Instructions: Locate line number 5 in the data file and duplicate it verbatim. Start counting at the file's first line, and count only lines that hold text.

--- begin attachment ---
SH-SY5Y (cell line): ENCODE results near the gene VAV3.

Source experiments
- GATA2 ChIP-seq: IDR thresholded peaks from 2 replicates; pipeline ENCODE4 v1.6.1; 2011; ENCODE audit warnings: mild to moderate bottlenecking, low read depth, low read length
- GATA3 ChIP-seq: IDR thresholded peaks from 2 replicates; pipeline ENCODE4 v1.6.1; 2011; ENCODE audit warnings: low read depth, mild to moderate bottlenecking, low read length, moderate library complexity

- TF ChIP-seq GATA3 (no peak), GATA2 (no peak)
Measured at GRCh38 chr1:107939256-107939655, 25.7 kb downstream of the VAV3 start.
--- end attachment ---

- TF ChIP-seq GATA3 (no peak), GATA2 (no peak)